Few studies reported that the main constituent of Nigella sativa; TQ, may confer protection against MTX toxicity. One study reported that TQ has a protective effect against MTX-induced testicular toxicity. Another study, in a different animal model than the present study, suggested that TQ protects against MTX-induced renal damage. Here, we proved that TQ provides intestinal protective activity against MTX-induced mucositis. The vast majority of studies showing alimentary tract protection of TQ were conducted on the stomach.,,, Only few studies focusing on such protection was carried out on the intestine, as in experimental acetic acid-induced colitis, trinitrobenzene sulfonic acid-induced colitis, and intestinal obstruction.
In the current study, we explored the mechanisms involved in TQ-conferred intestinal protection and found that they include reversal of oxidative and nitrosative stress, down-regulation of inflammatory markers as NF-κB and COX-2, as well as inhibition of apoptosis. The antioxidant characteristics of TQ have been previously reported in different organs, as in the forebrain, kidney , heart, prostate, and liver., TQ was also known to modulate NO level and iNOS expression in different tissues., The anti-inflammatory/anti-apoptotic effects of TQ have also been documented in several previous studies.,
Recently, a review  about interaction among oxidative, nitrosative, inflammatory, and apoptotic pathways showed how complicated it is to determine if the relationship among these pathways is a cause or a consequence of one another. Still, we hypothesize that the powerful antioxidant activity of TQ prevents MTX-induced oxidative stress from initiating intestinal damage, which, in turn, prevent the activation of TNF-α/NF-κB/COX-2 inflammatory pathway, as well as the subsequent triggering of automated cell death; apoptosis.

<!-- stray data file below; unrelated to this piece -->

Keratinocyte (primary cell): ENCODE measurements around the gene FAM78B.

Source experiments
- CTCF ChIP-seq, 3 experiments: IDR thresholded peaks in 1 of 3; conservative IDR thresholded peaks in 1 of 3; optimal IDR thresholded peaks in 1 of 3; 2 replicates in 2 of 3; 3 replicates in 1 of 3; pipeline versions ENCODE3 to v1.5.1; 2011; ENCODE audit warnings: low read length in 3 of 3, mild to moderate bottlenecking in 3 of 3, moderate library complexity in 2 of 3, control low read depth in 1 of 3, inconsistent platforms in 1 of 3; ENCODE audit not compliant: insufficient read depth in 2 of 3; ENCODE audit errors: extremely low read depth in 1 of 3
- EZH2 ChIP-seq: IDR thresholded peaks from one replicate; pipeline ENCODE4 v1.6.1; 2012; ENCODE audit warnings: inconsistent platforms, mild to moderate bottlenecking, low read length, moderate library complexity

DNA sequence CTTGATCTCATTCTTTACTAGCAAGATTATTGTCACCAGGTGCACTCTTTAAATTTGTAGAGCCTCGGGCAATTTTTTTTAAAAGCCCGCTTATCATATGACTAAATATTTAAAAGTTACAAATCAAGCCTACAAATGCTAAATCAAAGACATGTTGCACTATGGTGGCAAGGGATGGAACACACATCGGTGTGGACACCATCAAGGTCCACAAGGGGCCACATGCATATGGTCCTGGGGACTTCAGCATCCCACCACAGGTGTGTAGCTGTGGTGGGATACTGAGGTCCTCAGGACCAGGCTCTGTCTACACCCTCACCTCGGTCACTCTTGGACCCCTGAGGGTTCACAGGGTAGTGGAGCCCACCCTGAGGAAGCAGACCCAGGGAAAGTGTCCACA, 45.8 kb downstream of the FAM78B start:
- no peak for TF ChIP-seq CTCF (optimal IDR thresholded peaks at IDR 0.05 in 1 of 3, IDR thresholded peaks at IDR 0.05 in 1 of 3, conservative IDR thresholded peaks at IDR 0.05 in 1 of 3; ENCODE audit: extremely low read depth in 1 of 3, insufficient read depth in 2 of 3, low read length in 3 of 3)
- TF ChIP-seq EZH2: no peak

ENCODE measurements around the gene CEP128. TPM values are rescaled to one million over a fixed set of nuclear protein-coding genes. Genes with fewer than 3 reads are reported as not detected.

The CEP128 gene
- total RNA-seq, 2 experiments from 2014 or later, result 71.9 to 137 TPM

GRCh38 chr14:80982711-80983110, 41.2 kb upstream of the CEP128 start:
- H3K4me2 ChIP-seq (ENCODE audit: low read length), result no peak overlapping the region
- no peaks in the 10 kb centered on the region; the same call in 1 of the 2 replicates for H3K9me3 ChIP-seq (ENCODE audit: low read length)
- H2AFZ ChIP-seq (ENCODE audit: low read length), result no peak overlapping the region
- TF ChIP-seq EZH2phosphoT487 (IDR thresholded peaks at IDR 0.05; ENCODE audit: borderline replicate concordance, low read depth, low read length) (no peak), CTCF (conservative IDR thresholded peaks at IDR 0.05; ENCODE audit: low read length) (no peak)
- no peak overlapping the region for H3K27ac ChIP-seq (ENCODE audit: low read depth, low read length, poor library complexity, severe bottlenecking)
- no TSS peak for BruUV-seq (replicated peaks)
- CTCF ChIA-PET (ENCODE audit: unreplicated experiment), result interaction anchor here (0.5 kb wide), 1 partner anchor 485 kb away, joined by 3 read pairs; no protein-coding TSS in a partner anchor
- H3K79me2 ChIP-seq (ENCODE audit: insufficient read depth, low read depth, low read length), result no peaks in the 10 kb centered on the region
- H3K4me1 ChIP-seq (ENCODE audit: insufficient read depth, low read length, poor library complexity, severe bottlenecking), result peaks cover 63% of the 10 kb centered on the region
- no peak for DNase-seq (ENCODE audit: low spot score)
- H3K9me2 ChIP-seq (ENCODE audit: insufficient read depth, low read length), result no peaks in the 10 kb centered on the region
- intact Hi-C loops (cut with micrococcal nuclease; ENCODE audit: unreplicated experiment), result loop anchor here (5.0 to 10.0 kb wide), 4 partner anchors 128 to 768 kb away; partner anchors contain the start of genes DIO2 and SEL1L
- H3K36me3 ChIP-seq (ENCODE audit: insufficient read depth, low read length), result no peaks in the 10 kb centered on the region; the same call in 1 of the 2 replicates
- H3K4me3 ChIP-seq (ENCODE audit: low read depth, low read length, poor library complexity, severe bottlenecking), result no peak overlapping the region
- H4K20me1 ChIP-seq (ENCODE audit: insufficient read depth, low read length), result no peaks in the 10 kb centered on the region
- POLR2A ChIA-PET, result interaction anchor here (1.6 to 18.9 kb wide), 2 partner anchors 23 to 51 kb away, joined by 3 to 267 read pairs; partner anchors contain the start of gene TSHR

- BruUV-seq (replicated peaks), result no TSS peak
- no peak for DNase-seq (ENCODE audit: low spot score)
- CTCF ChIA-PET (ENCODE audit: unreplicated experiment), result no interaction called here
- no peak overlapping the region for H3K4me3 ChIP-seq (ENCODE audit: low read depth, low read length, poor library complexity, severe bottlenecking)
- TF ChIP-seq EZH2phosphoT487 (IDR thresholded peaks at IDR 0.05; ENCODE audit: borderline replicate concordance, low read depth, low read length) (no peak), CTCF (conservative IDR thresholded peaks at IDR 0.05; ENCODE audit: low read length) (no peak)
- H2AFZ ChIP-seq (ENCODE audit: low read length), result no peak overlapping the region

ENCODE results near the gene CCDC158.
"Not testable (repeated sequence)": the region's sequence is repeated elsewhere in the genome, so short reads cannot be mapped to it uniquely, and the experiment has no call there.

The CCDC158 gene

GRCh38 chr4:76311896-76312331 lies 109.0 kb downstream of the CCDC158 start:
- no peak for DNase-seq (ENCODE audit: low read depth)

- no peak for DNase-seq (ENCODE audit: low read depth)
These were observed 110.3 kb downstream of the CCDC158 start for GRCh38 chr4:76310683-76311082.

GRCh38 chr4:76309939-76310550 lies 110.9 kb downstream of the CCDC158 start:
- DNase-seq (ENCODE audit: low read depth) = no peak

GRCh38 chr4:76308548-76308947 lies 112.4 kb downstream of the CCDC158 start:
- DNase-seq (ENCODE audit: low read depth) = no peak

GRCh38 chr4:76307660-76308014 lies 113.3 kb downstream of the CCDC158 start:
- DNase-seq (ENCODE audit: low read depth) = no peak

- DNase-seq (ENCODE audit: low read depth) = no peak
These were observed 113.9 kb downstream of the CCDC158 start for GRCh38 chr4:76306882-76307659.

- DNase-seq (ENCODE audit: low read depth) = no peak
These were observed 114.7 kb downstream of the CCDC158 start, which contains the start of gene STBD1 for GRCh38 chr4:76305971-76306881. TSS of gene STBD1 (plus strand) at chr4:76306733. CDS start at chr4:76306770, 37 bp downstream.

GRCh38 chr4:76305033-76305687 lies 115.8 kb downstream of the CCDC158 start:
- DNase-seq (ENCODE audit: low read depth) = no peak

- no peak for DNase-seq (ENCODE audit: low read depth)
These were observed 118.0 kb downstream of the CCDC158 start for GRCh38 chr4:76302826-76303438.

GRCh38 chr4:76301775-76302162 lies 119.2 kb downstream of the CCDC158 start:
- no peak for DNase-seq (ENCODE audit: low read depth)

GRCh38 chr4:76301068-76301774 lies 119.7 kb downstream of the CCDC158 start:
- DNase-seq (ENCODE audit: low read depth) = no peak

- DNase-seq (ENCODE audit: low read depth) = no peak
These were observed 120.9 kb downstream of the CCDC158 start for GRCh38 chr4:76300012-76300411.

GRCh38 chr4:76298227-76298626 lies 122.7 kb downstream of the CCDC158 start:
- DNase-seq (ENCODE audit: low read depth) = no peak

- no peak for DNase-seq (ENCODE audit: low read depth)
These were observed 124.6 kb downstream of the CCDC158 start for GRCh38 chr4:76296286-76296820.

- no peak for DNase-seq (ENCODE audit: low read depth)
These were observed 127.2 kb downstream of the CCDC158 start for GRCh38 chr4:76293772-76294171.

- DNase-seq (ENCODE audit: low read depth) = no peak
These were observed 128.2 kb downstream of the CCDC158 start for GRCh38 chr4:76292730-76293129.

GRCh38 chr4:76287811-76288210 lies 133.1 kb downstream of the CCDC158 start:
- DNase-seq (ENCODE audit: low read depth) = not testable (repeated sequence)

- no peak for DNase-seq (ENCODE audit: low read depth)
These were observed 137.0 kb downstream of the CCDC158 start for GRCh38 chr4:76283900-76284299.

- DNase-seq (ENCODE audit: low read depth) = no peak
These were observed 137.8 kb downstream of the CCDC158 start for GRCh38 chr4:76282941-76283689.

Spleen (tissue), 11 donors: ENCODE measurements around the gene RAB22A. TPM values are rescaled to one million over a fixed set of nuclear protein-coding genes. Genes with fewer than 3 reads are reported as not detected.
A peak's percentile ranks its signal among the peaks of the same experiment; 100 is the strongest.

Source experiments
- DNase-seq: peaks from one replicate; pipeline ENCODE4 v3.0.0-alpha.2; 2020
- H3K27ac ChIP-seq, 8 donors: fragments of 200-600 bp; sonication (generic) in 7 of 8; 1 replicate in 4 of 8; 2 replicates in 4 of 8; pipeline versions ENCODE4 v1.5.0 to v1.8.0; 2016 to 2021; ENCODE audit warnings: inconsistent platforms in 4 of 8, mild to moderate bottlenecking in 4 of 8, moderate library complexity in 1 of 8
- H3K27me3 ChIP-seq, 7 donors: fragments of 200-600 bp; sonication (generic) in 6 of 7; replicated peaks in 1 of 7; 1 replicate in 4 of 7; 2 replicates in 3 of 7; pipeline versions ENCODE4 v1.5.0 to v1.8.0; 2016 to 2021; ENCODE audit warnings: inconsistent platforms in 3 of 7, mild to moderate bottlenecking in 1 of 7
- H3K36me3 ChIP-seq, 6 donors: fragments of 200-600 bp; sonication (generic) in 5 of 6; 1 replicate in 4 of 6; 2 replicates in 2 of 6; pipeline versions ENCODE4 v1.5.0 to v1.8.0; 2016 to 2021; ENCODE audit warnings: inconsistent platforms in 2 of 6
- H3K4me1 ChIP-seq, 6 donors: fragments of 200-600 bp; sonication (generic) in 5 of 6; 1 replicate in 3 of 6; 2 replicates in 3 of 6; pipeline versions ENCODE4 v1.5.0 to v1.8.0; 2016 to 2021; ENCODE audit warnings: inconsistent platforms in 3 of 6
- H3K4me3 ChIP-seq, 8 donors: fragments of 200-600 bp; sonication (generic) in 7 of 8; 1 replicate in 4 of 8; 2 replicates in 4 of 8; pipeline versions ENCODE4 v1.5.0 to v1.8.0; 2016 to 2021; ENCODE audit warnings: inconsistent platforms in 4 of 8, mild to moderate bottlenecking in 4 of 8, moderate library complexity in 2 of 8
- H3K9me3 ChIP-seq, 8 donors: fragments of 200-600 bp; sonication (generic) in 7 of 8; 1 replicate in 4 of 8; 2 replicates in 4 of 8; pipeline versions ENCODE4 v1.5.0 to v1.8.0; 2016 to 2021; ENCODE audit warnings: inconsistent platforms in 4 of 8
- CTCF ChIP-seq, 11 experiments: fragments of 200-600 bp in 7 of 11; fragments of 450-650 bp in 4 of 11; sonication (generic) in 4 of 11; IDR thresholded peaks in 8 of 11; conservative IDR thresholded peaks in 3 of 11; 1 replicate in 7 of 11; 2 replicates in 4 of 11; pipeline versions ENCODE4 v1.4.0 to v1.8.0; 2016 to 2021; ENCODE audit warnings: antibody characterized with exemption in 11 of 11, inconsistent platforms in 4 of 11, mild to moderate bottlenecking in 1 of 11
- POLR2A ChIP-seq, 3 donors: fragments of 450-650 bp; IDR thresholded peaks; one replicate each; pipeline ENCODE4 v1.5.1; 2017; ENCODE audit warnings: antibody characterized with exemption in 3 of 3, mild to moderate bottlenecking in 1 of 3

The protective effect of TQ against MTX-induced toxicity raises the question whether it confers similar protection to cancer cells, decreasing MTX chemotherapeutic efficacy. TQ has been reported to possess potential anticancer activity by itself on intestinal tumor development in Msh2loxP/loxP Villin-Cre mice  and on several tumor cells, including human hepatocellular carcinoma, breast cancer, and lung cancer. In addition, TQ showed synergistic effects when given prior to conventional anticancer drugs as cisplatin  and doxorubicin. Still, further studies are necessary to confirm lack of interference or possible synergism between TQ and MTX on tumor cells.
| Conclusion|| |